There were two vastly contrasting tournaments last week - a tight finish in South Africa and a facile victory in Hawaii. Read Steve's regular Monday review of the action here, including some thoughts on how the Exchange can offer huge prices towards the end of tournaments...
“Having layed Rory after the opening round in South Africa, if I’d have switched the laptop off on Thursday evening and left the event alone thereafter I’d have fared better than I did but that was never my attention”
Just 83 days after Graeme Storm had thought he'd lost his European Tour card, the 38-year-old journeyman has won his second European Tour title, almost ten years after he claimed the Open de France at Paris National.
A bogey at the 72nd hole at the Portugal Masters back in October last year saw him finish €80 behind David Howell, who filled the vital 110th place on the final Race to Dubai standings. The Tour school beckoned for Storm but he then received an unlikely reprieve when Patrick Reed failed to play enough events to fulfil his European Tour membership. Storm's playing privileges were restored and it's fair to say he's made the most of his luck.
He and veteran caddy, Thami Nkonyane, who was winning the BMW South African Open for the first time after 32 years of bag carrying, made for a formidable team as they held of a brave challenge by Jordan Smith and hot favourite, Rory McIlroy.
Smith, a pre-event 130.0129/1 chance, was matched at a low of 3.7511/4 before his challenged final finished at the 72nd hole and Storm and McIlroy were left to decide the outcome in extra time.
McIlroy, whose pre-tournament odds fluctuated between 3.55/2 and 3.9, was matched at a low of 1.192/11 in-running after he'd caught and passed Storm, but a bogey at the par three 17th saw the two level and a pair of pars at the last resulted in a playoff.
Understandably, the market favoured Rory in extra time, making him the 1.715/7 favourite but when the Irishman missed his par attempt at the third extra hole, Storm, who was matched for a few pounds at 300.0299/1 before the off but who was generally a 180.0179/1 shot, was left with the title just 12 weeks after he thought he'd lost his playing rights.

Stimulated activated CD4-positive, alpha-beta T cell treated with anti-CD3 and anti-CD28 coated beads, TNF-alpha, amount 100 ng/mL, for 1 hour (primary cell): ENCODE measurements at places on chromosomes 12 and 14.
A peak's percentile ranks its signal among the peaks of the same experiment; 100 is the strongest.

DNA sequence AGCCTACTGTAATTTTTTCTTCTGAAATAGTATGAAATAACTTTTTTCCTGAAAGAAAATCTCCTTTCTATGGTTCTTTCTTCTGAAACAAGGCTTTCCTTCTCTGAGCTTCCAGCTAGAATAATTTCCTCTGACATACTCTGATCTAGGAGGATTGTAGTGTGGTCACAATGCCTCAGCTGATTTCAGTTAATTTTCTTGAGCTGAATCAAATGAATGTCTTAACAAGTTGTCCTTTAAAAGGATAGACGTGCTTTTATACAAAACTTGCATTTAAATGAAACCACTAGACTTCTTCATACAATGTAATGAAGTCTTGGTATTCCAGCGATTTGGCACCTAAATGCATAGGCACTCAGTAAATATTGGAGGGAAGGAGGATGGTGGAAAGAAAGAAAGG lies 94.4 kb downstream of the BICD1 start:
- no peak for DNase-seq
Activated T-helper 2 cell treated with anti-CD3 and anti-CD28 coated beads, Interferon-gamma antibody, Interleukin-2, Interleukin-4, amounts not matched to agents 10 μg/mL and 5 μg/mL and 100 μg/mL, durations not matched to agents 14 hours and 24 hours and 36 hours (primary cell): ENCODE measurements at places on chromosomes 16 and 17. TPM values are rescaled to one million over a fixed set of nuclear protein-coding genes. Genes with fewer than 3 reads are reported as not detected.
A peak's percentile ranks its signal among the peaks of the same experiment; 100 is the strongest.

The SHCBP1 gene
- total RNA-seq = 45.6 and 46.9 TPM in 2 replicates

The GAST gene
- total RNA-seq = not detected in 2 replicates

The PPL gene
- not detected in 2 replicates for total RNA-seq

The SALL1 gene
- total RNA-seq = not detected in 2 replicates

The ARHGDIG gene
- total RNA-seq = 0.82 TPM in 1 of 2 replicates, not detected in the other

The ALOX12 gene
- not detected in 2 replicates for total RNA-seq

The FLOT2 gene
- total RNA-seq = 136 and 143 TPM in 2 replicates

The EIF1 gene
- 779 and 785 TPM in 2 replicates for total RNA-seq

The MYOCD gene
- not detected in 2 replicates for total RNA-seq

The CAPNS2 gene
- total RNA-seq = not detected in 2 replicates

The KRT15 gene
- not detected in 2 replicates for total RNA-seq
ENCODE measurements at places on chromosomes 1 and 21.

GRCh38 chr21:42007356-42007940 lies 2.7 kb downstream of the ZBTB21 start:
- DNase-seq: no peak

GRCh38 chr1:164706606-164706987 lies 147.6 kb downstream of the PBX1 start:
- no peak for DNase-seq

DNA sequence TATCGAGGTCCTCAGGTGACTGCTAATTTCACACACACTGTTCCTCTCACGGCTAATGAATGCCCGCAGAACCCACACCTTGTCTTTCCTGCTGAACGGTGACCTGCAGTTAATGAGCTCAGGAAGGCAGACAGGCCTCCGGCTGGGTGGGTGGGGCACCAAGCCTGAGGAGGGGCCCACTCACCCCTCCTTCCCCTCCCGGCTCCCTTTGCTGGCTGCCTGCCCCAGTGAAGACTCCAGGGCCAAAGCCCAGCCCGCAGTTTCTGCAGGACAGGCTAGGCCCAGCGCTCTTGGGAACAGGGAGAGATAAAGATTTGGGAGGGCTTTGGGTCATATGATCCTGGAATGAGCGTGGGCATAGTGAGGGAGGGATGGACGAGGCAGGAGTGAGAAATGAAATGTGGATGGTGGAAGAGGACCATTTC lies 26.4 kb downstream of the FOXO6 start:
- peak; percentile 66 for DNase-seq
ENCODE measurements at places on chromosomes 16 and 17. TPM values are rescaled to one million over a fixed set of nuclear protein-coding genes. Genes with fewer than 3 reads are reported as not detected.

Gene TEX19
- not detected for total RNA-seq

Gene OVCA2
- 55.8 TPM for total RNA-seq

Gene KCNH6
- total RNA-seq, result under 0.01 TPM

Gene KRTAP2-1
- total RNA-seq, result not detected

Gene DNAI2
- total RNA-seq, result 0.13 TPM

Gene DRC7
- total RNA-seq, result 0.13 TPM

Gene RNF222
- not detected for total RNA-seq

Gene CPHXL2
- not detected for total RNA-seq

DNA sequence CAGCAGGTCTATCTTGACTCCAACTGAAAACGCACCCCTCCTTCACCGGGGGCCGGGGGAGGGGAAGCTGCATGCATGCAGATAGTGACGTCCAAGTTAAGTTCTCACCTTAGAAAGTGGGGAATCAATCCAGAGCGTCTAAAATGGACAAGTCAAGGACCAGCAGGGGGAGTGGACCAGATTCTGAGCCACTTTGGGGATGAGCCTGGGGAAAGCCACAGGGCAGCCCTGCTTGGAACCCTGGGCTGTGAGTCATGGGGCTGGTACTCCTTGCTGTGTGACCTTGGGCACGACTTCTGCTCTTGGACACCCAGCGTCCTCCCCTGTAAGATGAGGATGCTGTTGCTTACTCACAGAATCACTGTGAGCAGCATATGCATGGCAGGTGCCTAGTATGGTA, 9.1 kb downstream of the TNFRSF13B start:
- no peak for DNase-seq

Over on the PGA Tour, Justin Thomas emulated Ernie Els' achievement of 2003 and won the Sony Open, one week after claiming the SBS Tournament of Champions. In stark contrast to the BMW SA Open, the Sony was a dull affair with Thomas romping to victory by seven strokes. It was a tremendous achievement but as highlighted in the In-Play Blog, a Thomas victory looked assured at halfway and almost certain after three rounds.
Having layed Rory after the opening round in South Africa, if I'd have switched the laptop off on Thursday evening and left the event alone thereafter I'd have fared better than I did but that was never my intention and a profit was made regardless.
I traded Rory back and forth on Saturday to reduce my losses and once I'd layed Storm in-running yesterday, at an average of 2.47/5, I was always going to make a few pounds. A win by Smith would have been brilliant, although I did lay him too at an average of 6.05/1, and being able to tweak the book during the play-off helped but is so often the case when I look back, I don't think I made the most of the tournament. Rory's price spiked right out to 6.05/1 on Friday and I really should have backed him back then.
The Sony Open turned into a non-event for me once Thomas had opened up with his 59 on Thursday. The extensive research undertaken for last week's De-brief into how the winners of the SBS Championship had fared subsequently meant I couldn't possibly have backed him and I certainly wasn't going to dive in at short odds.
A Chance Missed
As it transpired, I gave some profits back at the BMW SA Open right at the end of regulation play but I've no regrets at all, it was yet another huge overreaction by the market that could have paid off.
Back in November, Mackenzie Hughes won the RSM Classic, having been matched at 600.0599/1 in the playoff! And there was definitely the potential for an outrageous turnaround again yesterday as the final three-ball played the 18th hole yesterday.
Jordan Smith was matched for plenty at 1000.0 and that was miles too big. After a bogey at the 17th, Smith trailed Storm and Rory by a stroke and when all three were on the green in two, but some way from the hole, his chances of making the playoff were very slim but it wasn't an impossible state of affairs and when he'd made his par and the other two still had in excess of three feet for par, punters were clamouring to back him at a double-figure price.
It was far from inconceivable under the circumstances that both Rory and Storm might miss their tricky par saves and if they had, whoever had layed Smith at 1000.0 would have been in a panic. They don't come along very often but the odd overreaction at the end of tournaments still occurs so it's worth bearing in mind.
Rory Worth Opposing in Extra Time
Yesterday was the sixth time Rory McIlroy had played in a playoff and it was the fifth time he'd been beaten. He got the better of Kevin Chappell and Ryan Moore at the Tour Championship after four extra holes last September but in addition to getting beat by Storm yesterday, he's lost in extra time to the likes of Rickie Fowler, Russell Henley, Lin Wen-tang and Jean-Francois Lucquin and he'd have been the firm favourite to win every time.
This Week's Previews
The Desert Swing begins with the Abu Dhabi Championship on Thursday on the European Tour and the West Coast Swing kicks off on the PGA Tour with the Career Builder Challenge. I'll be back later today or tomorrow with my previews.
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